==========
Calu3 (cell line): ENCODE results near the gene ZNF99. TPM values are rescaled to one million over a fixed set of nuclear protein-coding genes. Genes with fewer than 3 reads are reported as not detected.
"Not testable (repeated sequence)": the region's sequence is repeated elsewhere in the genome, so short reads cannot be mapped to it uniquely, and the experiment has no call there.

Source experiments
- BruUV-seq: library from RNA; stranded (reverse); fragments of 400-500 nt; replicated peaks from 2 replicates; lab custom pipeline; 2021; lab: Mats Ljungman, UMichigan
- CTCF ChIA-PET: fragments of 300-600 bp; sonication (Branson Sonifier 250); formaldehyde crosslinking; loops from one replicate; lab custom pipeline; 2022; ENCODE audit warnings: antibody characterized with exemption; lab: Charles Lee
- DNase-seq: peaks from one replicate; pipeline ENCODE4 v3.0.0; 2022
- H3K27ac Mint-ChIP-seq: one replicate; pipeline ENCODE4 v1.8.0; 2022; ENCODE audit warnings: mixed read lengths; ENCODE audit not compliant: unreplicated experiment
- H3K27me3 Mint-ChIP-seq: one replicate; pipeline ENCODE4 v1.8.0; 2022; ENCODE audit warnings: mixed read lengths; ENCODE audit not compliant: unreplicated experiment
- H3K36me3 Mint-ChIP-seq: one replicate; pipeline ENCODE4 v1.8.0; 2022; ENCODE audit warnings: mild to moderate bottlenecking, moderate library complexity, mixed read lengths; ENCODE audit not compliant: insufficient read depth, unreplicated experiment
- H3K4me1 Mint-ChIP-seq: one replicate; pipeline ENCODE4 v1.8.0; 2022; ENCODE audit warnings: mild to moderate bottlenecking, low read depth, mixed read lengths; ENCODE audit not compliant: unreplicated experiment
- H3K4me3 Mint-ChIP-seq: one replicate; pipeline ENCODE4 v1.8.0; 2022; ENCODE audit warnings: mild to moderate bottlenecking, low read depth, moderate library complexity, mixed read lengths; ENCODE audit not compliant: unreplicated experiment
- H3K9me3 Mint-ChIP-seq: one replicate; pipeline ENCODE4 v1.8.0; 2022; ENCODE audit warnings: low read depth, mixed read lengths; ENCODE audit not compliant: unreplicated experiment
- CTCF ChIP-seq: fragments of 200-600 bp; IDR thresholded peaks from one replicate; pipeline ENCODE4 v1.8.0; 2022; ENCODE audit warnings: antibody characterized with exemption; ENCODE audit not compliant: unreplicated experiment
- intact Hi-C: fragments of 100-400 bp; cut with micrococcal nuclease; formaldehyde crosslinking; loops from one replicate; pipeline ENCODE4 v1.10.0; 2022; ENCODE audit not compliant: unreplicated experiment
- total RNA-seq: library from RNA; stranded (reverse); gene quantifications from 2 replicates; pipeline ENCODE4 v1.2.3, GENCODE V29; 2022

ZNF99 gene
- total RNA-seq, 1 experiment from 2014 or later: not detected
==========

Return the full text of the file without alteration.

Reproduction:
Calu3 (cell line): ENCODE results near the gene ZNF99. TPM values are rescaled to one million over a fixed set of nuclear protein-coding genes. Genes with fewer than 3 reads are reported as not detected.
"Not testable (repeated sequence)": the region's sequence is repeated elsewhere in the genome, so short reads cannot be mapped to it uniquely, and the experiment has no call there.

Source experiments
- BruUV-seq: library from RNA; stranded (reverse); fragments of 400-500 nt; replicated peaks from 2 replicates; lab custom pipeline; 2021; lab: Mats Ljungman, UMichigan
- CTCF ChIA-PET: fragments of 300-600 bp; sonication (Branson Sonifier 250); formaldehyde crosslinking; loops from one replicate; lab custom pipeline; 2022; ENCODE audit warnings: antibody characterized with exemption; lab: Charles Lee
- DNase-seq: peaks from one replicate; pipeline ENCODE4 v3.0.0; 2022
- H3K27ac Mint-ChIP-seq: one replicate; pipeline ENCODE4 v1.8.0; 2022; ENCODE audit warnings: mixed read lengths; ENCODE audit not compliant: unreplicated experiment
- H3K27me3 Mint-ChIP-seq: one replicate; pipeline ENCODE4 v1.8.0; 2022; ENCODE audit warnings: mixed read lengths; ENCODE audit not compliant: unreplicated experiment
- H3K36me3 Mint-ChIP-seq: one replicate; pipeline ENCODE4 v1.8.0; 2022; ENCODE audit warnings: mild to moderate bottlenecking, moderate library complexity, mixed read lengths; ENCODE audit not compliant: insufficient read depth, unreplicated experiment
- H3K4me1 Mint-ChIP-seq: one replicate; pipeline ENCODE4 v1.8.0; 2022; ENCODE audit warnings: mild to moderate bottlenecking, low read depth, mixed read lengths; ENCODE audit not compliant: unreplicated experiment
- H3K4me3 Mint-ChIP-seq: one replicate; pipeline ENCODE4 v1.8.0; 2022; ENCODE audit warnings: mild to moderate bottlenecking, low read depth, moderate library complexity, mixed read lengths; ENCODE audit not compliant: unreplicated experiment
- H3K9me3 Mint-ChIP-seq: one replicate; pipeline ENCODE4 v1.8.0; 2022; ENCODE audit warnings: low read depth, mixed read lengths; ENCODE audit not compliant: unreplicated experiment
- CTCF ChIP-seq: fragments of 200-600 bp; IDR thresholded peaks from one replicate; pipeline ENCODE4 v1.8.0; 2022; ENCODE audit warnings: antibody characterized with exemption; ENCODE audit not compliant: unreplicated experiment
- intact Hi-C: fragments of 100-400 bp; cut with micrococcal nuclease; formaldehyde crosslinking; loops from one replicate; pipeline ENCODE4 v1.10.0; 2022; ENCODE audit not compliant: unreplicated experiment
- total RNA-seq: library from RNA; stranded (reverse); gene quantifications from 2 replicates; pipeline ENCODE4 v1.2.3, GENCODE V29; 2022

ZNF99 gene
- total RNA-seq, 1 experiment from 2014 or later: not detected